Professor Henry Weinstein made the following comments in his Lawyering Skills class on February 1 after thanking his students for most of the comments they made—both favorable and unfavorable—on anonymous course evaluations they submitted. Read More »

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MANDATORY: READ THIS NOW !!!

Yesterday, upon opening my email, I discovered three messages from UCI Law’s administration: Read More »

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A Morning with We the People

When I volunteered to serve as a judge for the We the People Southern California Middle School Competition last month, I did not quite realize exactly what I had agreed to do. Read More »

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Everlasting Love

I do not usually have time to visit museums. But in July 2010, I went to the Bowers Museum in Santa Ana to see the exhibition “Secrets of the Silk Road” because I heard some of China’s best national treasures were on display. Read More »

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America and the Presumption of Tyranny

Central to the establishment of this country was the system of checks and balances, designed to prevent the aggregation of excessive power in any one government branch. The United States Constitution draws the blueprint of a clever machine, just efficient enough to be functional and just inefficient enough to counteract the momentum of power. Read More »

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Lip Service to Diversity

Professionalism and diversity inevitably clash. The legal profession commits to diversity like the NFL commits to safety. The NFL’s commissioner says the league prioritizes safety, but the very rules of the game require violence. Football fans expect and demand violence; nobody watches touch football. Read More »

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A Year of Community and Collaboration: uRSA Turns One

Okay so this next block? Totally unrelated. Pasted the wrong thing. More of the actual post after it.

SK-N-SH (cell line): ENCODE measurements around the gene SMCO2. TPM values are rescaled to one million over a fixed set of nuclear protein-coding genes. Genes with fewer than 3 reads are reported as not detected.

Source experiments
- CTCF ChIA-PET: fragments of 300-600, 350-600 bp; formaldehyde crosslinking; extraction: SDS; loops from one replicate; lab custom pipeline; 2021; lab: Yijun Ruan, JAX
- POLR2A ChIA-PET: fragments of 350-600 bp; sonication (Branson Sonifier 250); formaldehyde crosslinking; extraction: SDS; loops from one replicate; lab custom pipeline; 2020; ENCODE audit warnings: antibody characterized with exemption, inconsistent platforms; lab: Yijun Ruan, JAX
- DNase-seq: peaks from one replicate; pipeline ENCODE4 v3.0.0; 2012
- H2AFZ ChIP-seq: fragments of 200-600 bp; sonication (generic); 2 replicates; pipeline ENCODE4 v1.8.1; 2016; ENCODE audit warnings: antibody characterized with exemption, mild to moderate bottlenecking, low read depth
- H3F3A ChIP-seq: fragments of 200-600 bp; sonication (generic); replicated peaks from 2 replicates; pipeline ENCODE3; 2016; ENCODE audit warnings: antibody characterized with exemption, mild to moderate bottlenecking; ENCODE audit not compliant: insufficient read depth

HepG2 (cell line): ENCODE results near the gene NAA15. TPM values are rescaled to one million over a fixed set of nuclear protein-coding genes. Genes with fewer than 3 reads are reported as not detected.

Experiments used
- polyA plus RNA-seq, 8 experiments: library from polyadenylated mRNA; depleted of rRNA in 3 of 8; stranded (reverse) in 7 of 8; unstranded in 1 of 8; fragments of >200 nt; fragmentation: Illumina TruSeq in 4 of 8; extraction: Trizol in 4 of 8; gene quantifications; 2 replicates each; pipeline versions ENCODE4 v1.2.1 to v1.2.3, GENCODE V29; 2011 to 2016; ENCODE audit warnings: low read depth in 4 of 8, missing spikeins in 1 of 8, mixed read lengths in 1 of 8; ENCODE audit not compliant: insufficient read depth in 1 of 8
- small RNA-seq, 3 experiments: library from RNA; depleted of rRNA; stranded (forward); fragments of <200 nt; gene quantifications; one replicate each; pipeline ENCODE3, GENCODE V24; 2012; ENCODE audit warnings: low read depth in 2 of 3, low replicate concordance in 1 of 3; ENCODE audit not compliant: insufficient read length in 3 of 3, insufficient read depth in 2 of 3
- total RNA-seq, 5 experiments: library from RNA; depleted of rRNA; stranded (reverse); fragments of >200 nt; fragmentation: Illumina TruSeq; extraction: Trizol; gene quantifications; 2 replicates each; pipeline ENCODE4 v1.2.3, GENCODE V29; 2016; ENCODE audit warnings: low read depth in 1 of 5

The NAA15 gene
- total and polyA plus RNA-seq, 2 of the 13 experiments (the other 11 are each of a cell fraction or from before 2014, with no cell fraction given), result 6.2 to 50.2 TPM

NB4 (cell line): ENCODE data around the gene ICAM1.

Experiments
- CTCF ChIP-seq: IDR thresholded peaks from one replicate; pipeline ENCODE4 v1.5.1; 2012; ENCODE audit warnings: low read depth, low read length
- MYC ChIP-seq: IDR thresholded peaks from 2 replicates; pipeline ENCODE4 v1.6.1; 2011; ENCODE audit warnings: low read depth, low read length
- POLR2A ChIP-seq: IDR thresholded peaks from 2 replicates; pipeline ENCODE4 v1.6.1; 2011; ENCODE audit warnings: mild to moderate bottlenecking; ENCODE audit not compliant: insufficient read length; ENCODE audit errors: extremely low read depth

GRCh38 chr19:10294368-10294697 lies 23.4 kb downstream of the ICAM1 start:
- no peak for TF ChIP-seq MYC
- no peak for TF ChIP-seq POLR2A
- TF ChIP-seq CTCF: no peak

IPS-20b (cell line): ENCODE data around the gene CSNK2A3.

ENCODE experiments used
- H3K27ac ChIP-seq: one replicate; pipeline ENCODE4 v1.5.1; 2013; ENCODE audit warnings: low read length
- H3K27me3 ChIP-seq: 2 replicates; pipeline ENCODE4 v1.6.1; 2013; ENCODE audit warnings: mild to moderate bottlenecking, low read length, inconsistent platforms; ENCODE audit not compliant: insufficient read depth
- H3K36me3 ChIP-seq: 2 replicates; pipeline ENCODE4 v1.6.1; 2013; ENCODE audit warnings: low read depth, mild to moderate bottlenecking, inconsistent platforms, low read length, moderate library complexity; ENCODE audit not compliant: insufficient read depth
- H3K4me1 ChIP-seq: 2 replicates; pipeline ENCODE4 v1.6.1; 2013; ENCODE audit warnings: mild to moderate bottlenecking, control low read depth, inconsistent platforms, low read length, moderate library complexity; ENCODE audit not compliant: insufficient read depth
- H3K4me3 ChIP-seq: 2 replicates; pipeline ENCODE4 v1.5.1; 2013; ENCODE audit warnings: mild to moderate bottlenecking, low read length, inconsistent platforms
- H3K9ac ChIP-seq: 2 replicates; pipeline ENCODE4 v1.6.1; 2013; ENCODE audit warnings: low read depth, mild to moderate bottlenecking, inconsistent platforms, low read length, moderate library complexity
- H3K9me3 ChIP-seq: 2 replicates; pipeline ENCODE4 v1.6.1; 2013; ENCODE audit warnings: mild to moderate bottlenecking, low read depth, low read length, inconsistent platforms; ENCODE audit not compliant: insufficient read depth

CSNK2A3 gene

On February 16, 2010, the underRepresented Student Alliance held its first meeting at UCI Law to “provide a forum for discussing race, gender and cultural issues in a legal setting.” uRSA immediately began planning its first project, a mentorship program between UCI law students and undergraduates. Read More »

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Diversity: The LSAT

I was unable to complete my Diversity column for the January issue of the Voice because Dean Ortiz and I were preparing to do a presentation on Diversity Strategies at a major San Francisco law firm. Read More »

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Lollygabber

“Propagating murder is not free speech!” “Michael Oren, you are a war criminal!” “You, sir, are an accomplice to genocide!” “How many Palestinians did you kill?” These were some of the outbursts that disrupted Israeli Ambassador Michael Oren’s speech at UC Irvine on February 8, 2010. The law school co-sponsored the event. The 11 students, 8 from UC Irvine and 3 from UC Riverside, who were arrested are collectively referred to as the “Irvine 11.” Read More »

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From the Editor

Admittedly, we were shocked; everyone liked the new paper and we received many positive comments. And maybe it was the new paper that encouraged 20 different people to contribute to this issue, which is by far our largest with an incredible variety of contributors, from law professors to 2 Berkeley Law students. We can only hope that this encourages more people to write.

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This Month’s Cartoon


By the People by Lisa Payne